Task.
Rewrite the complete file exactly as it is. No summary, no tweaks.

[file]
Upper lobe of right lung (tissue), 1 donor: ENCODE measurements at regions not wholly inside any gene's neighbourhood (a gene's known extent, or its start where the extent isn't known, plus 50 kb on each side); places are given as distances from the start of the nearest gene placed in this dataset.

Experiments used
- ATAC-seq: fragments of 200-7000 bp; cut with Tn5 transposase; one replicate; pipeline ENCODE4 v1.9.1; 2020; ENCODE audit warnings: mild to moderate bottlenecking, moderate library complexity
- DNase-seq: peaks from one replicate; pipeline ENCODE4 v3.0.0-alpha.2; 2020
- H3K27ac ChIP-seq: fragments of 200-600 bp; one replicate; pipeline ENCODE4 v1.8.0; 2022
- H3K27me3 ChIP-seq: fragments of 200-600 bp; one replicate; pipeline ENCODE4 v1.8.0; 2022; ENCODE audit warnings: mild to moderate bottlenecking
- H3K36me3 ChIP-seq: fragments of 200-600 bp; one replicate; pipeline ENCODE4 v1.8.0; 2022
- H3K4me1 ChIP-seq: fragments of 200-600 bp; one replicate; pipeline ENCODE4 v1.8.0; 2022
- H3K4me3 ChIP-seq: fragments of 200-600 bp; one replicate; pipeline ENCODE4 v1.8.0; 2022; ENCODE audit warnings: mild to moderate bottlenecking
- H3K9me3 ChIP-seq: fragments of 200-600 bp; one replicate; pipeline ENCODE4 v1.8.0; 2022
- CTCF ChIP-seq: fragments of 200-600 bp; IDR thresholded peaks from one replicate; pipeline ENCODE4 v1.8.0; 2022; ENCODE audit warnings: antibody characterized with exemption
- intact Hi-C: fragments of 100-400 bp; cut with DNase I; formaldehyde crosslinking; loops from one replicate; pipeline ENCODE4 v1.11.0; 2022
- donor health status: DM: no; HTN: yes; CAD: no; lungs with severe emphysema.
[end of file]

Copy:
Upper lobe of right lung (tissue), 1 donor: ENCODE measurements at regions not wholly inside any gene's neighbourhood (a gene's known extent, or its start where the extent isn't known, plus 50 kb on each side); places are given as distances from the start of the nearest gene placed in this dataset.

Experiments used
- ATAC-seq: fragments of 200-7000 bp; cut with Tn5 transposase; one replicate; pipeline ENCODE4 v1.9.1; 2020; ENCODE audit warnings: mild to moderate bottlenecking, moderate library complexity
- DNase-seq: peaks from one replicate; pipeline ENCODE4 v3.0.0-alpha.2; 2020
- H3K27ac ChIP-seq: fragments of 200-600 bp; one replicate; pipeline ENCODE4 v1.8.0; 2022
- H3K27me3 ChIP-seq: fragments of 200-600 bp; one replicate; pipeline ENCODE4 v1.8.0; 2022; ENCODE audit warnings: mild to moderate bottlenecking
- H3K36me3 ChIP-seq: fragments of 200-600 bp; one replicate; pipeline ENCODE4 v1.8.0; 2022
- H3K4me1 ChIP-seq: fragments of 200-600 bp; one replicate; pipeline ENCODE4 v1.8.0; 2022
- H3K4me3 ChIP-seq: fragments of 200-600 bp; one replicate; pipeline ENCODE4 v1.8.0; 2022; ENCODE audit warnings: mild to moderate bottlenecking
- H3K9me3 ChIP-seq: fragments of 200-600 bp; one replicate; pipeline ENCODE4 v1.8.0; 2022
- CTCF ChIP-seq: fragments of 200-600 bp; IDR thresholded peaks from one replicate; pipeline ENCODE4 v1.8.0; 2022; ENCODE audit warnings: antibody characterized with exemption
- intact Hi-C: fragments of 100-400 bp; cut with DNase I; formaldehyde crosslinking; loops from one replicate; pipeline ENCODE4 v1.11.0; 2022
- donor health status: DM: no; HTN: yes; CAD: no; lungs with severe emphysema.